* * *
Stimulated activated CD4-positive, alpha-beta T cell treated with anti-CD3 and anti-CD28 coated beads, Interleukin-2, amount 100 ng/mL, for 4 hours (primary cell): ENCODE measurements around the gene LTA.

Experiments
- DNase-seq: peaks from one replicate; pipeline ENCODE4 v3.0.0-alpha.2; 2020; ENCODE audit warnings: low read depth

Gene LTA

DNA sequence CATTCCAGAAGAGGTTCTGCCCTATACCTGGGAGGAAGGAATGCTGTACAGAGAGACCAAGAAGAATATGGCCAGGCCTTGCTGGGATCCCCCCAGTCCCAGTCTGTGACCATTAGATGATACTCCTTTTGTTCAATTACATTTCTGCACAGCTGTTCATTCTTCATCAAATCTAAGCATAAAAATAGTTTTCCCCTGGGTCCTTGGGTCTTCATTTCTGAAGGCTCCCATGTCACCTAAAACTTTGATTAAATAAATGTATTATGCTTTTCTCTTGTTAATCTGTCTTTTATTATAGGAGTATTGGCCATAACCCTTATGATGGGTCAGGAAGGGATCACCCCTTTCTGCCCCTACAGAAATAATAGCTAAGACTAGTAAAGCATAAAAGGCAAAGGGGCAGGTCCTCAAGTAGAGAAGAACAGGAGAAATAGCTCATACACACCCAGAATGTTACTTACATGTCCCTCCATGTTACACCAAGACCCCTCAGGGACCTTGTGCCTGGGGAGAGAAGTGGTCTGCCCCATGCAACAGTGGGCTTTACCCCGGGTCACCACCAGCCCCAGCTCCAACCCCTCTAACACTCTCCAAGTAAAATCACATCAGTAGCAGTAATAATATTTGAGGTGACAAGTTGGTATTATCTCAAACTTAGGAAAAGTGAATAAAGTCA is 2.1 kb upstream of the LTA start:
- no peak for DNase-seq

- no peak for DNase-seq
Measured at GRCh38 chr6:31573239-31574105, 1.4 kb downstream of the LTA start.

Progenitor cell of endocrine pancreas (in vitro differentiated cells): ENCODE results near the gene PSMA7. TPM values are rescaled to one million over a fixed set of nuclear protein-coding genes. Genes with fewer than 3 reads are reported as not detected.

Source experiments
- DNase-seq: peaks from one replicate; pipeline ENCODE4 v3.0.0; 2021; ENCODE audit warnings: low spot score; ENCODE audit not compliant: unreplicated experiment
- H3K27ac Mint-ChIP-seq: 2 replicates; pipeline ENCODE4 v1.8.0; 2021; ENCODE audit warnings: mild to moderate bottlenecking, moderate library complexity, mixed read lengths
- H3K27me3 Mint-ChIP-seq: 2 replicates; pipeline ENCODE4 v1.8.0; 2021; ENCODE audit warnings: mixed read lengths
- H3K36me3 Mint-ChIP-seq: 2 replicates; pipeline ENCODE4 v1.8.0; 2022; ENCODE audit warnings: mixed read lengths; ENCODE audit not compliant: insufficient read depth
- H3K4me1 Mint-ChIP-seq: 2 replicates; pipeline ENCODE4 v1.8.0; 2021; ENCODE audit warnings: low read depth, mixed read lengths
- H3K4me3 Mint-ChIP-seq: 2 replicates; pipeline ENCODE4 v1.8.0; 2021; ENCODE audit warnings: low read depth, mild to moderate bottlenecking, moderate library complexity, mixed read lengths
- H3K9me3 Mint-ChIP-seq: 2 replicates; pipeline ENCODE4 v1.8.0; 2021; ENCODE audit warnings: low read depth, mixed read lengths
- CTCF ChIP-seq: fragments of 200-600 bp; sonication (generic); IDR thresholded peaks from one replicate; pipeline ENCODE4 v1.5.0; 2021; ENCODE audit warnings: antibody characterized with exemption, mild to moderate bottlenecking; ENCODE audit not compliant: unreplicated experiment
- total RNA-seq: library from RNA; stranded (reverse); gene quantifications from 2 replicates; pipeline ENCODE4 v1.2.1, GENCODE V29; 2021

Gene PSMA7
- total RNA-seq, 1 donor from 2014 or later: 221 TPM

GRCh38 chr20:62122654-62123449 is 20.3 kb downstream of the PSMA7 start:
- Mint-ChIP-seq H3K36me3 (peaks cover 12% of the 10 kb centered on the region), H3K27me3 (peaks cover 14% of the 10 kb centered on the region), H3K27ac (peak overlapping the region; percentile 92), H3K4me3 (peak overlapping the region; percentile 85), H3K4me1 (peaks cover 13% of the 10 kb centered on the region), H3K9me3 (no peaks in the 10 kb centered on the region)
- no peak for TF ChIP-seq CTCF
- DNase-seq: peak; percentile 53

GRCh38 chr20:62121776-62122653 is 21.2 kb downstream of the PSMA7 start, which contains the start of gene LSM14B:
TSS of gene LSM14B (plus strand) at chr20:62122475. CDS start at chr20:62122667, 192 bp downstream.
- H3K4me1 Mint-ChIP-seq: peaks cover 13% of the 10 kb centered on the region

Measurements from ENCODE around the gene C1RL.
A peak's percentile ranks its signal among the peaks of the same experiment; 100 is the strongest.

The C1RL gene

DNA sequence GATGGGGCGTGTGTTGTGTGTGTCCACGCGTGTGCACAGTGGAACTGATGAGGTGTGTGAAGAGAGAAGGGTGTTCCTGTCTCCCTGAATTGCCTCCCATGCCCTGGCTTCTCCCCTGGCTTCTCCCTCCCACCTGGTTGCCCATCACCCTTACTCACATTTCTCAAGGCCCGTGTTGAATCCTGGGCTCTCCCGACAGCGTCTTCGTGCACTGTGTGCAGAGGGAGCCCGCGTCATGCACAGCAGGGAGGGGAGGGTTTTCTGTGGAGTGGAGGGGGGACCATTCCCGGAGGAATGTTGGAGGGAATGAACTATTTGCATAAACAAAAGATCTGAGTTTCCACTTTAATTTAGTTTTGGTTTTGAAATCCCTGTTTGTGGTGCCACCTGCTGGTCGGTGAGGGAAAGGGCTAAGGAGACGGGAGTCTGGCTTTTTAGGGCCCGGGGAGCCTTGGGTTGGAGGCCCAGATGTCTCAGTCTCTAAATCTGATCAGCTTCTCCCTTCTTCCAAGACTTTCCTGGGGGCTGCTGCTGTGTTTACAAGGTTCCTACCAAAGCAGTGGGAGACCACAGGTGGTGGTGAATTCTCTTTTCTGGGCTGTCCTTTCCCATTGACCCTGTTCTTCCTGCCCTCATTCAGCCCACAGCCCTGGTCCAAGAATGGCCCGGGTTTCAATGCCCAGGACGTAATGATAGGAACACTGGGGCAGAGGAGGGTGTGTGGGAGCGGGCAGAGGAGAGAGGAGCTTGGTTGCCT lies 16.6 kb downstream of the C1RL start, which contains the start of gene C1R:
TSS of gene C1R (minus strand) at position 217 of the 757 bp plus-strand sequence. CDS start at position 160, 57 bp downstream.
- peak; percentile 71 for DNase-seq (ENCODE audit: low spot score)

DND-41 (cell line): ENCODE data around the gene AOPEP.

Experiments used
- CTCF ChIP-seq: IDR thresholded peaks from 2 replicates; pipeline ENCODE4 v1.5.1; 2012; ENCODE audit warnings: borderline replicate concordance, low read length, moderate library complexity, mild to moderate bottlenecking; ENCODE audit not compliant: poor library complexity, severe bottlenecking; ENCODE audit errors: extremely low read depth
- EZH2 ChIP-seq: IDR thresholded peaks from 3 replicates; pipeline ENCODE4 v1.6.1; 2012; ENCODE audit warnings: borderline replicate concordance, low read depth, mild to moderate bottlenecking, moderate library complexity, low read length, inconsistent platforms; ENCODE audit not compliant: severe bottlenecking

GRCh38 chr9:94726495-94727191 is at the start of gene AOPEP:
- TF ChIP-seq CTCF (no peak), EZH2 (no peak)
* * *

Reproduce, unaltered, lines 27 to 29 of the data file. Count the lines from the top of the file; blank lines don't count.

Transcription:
TSS of gene LSM14B (plus strand) at chr20:62122475. CDS start at chr20:62122667, 192 bp downstream.
- H3K4me1 Mint-ChIP-seq: peaks cover 13% of the 10 kb centered on the region

Measurements from ENCODE around the gene C1RL.